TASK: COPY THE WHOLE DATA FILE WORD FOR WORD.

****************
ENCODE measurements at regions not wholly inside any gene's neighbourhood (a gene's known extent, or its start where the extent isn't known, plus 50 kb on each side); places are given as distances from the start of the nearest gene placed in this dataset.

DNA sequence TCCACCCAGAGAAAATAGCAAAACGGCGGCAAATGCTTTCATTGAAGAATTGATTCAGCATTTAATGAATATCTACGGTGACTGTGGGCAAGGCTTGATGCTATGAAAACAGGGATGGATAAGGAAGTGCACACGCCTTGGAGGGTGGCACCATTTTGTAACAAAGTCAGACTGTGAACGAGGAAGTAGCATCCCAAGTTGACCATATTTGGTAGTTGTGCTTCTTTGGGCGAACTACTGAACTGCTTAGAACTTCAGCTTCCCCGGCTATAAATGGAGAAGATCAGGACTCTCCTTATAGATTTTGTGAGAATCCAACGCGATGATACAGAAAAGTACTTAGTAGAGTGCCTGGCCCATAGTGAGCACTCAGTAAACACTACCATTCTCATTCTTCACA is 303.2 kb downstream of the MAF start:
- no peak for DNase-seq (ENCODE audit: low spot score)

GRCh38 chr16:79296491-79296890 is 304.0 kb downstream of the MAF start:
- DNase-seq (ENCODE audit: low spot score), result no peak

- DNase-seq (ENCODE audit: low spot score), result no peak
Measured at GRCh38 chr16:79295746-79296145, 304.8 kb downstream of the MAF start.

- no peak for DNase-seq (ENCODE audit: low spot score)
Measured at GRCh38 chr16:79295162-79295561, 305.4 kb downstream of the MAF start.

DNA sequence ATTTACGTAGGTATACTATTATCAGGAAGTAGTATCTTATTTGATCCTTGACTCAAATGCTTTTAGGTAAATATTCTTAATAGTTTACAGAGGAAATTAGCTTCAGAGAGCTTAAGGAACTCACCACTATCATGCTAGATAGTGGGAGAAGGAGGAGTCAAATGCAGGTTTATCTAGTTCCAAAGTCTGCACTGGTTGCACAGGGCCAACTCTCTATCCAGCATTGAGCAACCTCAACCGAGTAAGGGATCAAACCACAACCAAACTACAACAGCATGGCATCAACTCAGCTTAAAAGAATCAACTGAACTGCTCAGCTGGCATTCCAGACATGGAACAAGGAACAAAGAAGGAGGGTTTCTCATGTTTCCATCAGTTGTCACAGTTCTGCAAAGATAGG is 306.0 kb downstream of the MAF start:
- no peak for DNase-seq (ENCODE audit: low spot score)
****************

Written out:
ENCODE measurements at regions not wholly inside any gene's neighbourhood (a gene's known extent, or its start where the extent isn't known, plus 50 kb on each side); places are given as distances from the start of the nearest gene placed in this dataset.

DNA sequence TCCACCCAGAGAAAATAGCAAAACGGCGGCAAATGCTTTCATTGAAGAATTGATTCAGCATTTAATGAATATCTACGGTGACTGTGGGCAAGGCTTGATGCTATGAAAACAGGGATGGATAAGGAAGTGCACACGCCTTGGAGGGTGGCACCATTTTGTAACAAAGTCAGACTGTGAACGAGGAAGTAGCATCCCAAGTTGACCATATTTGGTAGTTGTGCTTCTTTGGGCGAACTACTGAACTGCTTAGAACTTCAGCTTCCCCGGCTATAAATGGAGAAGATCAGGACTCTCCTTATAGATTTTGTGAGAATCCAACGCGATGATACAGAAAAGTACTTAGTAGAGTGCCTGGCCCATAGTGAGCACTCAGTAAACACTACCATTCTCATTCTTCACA is 303.2 kb downstream of the MAF start:
- no peak for DNase-seq (ENCODE audit: low spot score)

GRCh38 chr16:79296491-79296890 is 304.0 kb downstream of the MAF start:
- DNase-seq (ENCODE audit: low spot score), result no peak

- DNase-seq (ENCODE audit: low spot score), result no peak
Measured at GRCh38 chr16:79295746-79296145, 304.8 kb downstream of the MAF start.

- no peak for DNase-seq (ENCODE audit: low spot score)
Measured at GRCh38 chr16:79295162-79295561, 305.4 kb downstream of the MAF start.

DNA sequence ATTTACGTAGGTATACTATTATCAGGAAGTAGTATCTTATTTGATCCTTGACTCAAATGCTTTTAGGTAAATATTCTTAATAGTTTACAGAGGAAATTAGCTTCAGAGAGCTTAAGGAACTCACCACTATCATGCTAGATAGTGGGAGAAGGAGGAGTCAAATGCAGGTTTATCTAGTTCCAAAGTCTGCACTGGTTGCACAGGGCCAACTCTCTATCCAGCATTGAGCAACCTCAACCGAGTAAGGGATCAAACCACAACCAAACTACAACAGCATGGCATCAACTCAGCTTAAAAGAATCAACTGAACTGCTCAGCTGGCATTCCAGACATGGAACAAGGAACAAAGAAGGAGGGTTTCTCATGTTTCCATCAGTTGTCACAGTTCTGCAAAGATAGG is 306.0 kb downstream of the MAF start:
- no peak for DNase-seq (ENCODE audit: low spot score)